“Thoughts are universally, not individually, rooted.”
Often in class, when we are “brain-storming,” or “brain-gardening,” as some prefer to say, we practice a fun technique I adapted from a story of the life of a well known Bengali singer/saint named, Lalon (c. 1774–1890).
The story goes, as it was told to me, when inspiration for a song would come to him, Lalon would exclaim to his disciples with joy:
“Where are all of you? The small fish came!”
So once in a while, in class, we practice casting our nets when we need an idea. The more open your mind and directed toward super-consciousness, the more likely you are to catch a fish of inspiration!
Before, when two people would have the same idea, someone might get their feelings hurt, thinking the friend “stole” the idea. Now, we often laugh when the same inspiration comes to two people at the same time!
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On January 15th, our school celebrated Dr Martin Luther King, Jr.’s birthday. For this celebration, we gather as a school and each class shares a skit, speech, or song. This year, our class put on a little skit, but the way it came about is a very good story – and totally experiential.
The inspiring story of Dr. King and the Civil Rights Movement was very moving for the kids in my class, however the cruel and ignorant views of bigotry and racism just seem so unreal. This group of children, in our particular nook of the world, do not experience it in their daily lives. It was also not appropriate to share the explicit vulgarity and nastiness of bigotry and racism at their age and experience. One of the kids, in fact, suggested that we make a skit about aliens that come down to earth and cannot believe how horribly some humans were treating each other.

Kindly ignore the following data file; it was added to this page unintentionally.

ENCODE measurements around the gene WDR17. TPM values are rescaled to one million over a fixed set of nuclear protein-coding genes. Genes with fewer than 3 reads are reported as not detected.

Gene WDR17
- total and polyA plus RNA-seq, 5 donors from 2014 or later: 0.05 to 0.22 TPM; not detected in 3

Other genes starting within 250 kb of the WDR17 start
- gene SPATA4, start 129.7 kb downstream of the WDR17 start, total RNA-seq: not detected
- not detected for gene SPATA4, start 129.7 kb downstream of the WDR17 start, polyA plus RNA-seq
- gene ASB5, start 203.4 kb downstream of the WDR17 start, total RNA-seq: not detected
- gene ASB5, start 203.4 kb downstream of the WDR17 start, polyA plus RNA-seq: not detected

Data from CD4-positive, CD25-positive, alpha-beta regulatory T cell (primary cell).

The photo below, from the 1968 Memphis Sanitation Workers’ Strike, was one of the photos that really seemed to catch the kids’ attention. They ended up weaving this theme into our skit — that we are all humans, deserving of equal rights, or, in their language, “we’re all the same.”
As a group, we began throwing around ideas, with the intention of creating a skit that everyone felt really good about sharing. Still fresh in the kids’ minds was the above picture and a book we read about two clans of zebras who segregated themselves based on their narrow perception of each others’ stripes.
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Four of the kids wanted to make white hats with black stripes. Four of the kids wanted to make black hats with white stripes. I did not say anything, but just handed out the paper and watched. They decided to make separate groups of kids with different hats at two water fountains who eventually realize that they are really all the same. You can watch the video here:
The beauty of this story is that when we started out making the hats, the kids were really thinking that the hats would turn out differently depending on which color paper one started with. I watched as a big discussion/debate began to form, amidst the cacophony of the cutting and the pasting, about who needed to use which color based on which fountain they were going to stand near.
As the hats were completed, their frowns turned to looks of joyful surprise as they realized one by one that the hats all looked the same.
“Stripes are stripes! People are people! We really ARE all the SAME!”
I realized in that moment, that this message really did not hit home until we had actually made the hats.
10 more points for experiential learning!
It was a lovely “A-Ha!” moment for everyone, including me! ❤